More than 70 people headed to Brookhaven City Hall on July 21 to chat with city officials and planners about the city’s future.
“I just want to see where the city’s going,” resident David Ewing said. “I’m new to the neighborhood and want to see where it’s been and where it’s going.”
Ewing, who said he moved to Brookhaven about nine months ago, was impressed with the work the city’s planners had done and presented during an open house in the City Council chambers.
“A lot of thought has gone into it,” he said. “People’s concerns, they’re really taking them in. That’s the appearance, anyway.”
City officials set up 22 display boards on easels that illustrated how the proposed new city master plan and transportation plan were shaping up. Residents added Post-It Notes to the boards or notes on comment sheets that called for everything from fewer curb cuts on Peachtree Road to rethinking the intersection of Ashford Dunwoody and Johnson Ferry roads.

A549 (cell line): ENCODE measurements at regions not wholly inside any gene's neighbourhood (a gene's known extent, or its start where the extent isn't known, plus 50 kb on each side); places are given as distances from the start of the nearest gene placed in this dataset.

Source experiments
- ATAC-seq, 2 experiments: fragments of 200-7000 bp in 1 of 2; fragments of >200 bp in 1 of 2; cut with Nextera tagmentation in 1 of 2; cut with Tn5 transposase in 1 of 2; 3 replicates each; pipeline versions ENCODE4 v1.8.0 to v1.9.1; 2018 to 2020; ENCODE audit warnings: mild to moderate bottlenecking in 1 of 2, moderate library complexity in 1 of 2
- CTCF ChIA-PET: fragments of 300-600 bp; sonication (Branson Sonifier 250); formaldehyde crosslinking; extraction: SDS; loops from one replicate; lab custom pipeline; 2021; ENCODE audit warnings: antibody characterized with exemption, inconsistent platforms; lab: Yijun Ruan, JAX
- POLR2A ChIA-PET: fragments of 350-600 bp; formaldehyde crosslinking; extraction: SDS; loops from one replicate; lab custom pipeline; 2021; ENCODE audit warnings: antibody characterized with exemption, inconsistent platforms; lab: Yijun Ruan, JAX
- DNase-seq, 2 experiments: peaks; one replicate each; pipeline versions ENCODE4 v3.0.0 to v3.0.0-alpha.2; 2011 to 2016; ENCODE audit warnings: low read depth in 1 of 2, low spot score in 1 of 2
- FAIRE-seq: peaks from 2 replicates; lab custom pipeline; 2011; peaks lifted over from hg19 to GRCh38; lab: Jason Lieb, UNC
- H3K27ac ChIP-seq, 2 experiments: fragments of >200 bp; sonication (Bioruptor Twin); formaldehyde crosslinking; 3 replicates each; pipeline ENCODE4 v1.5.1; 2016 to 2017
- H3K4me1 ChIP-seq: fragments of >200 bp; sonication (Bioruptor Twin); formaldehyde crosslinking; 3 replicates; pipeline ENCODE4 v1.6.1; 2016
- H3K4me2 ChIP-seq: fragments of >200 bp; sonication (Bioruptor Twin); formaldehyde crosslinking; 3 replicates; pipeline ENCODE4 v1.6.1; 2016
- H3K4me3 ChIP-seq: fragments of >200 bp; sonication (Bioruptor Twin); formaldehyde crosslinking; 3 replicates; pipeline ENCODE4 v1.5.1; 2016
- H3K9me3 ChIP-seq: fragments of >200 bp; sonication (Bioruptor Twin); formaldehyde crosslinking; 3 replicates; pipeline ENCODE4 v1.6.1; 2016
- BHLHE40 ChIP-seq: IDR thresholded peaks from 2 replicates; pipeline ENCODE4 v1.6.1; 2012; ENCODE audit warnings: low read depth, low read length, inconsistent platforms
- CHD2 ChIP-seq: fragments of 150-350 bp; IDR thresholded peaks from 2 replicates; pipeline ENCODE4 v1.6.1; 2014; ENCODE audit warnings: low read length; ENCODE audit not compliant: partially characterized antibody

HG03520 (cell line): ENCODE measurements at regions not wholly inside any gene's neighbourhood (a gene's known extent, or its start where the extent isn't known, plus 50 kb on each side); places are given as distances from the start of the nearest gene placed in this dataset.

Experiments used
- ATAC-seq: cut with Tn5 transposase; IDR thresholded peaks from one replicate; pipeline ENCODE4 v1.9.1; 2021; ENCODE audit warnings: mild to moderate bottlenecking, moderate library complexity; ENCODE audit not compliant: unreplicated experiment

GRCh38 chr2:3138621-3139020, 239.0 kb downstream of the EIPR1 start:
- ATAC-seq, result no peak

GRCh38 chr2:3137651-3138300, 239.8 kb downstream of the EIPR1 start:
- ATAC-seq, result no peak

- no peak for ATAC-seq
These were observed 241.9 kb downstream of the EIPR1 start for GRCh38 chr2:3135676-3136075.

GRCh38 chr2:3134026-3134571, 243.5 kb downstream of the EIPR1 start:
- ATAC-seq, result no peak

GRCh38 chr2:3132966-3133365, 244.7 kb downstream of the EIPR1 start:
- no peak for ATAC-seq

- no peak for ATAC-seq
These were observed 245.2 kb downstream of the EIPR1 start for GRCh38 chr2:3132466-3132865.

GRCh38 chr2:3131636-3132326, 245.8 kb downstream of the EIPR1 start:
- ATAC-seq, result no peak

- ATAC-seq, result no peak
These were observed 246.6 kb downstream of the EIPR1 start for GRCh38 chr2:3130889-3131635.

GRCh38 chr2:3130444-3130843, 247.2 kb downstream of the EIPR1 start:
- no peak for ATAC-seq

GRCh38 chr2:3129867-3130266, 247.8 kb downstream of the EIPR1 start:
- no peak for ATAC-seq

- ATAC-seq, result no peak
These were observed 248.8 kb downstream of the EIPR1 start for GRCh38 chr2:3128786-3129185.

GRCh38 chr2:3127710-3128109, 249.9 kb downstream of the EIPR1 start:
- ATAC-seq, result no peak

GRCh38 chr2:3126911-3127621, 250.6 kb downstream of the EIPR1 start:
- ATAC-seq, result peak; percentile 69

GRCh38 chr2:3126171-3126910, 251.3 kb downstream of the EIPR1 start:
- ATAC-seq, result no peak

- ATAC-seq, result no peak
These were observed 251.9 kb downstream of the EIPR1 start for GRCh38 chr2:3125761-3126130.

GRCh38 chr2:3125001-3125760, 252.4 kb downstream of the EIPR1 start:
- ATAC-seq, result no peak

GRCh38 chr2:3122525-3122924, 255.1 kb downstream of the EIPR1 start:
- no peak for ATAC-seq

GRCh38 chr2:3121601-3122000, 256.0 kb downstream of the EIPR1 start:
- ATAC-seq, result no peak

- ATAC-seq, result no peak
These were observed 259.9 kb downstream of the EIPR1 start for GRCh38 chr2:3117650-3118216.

The planners divided the city into 13 neighborhoods, called “character areas.” They stretched from Perimeter Center in the north to the Buford Highway Corridor in the south and included the Lakes District around Murphey-Candler and Silver lakes, Briarwood Park and Lynwood Park.
The proposed vision statement for the city calls for a future in which Brookhaven is a “walkable, urban community that preserves its unique character and history.”
Mayor J. Max Davis welcomed the turnout. “It’s wonderful,” Davis said. “I’m thrilled we have this many … citizens engaged in what the future of Brookhaven will look like. This is exactly what we envisioned.”

One reply on “Brookhaven residents turn out to look over city’s plans”

  1. What were some of the city decisions made for the land surrounding the Brookhaven MARTA Station? Hope it includes a higher density a Transit Oriented Developmment that it sorely needs.

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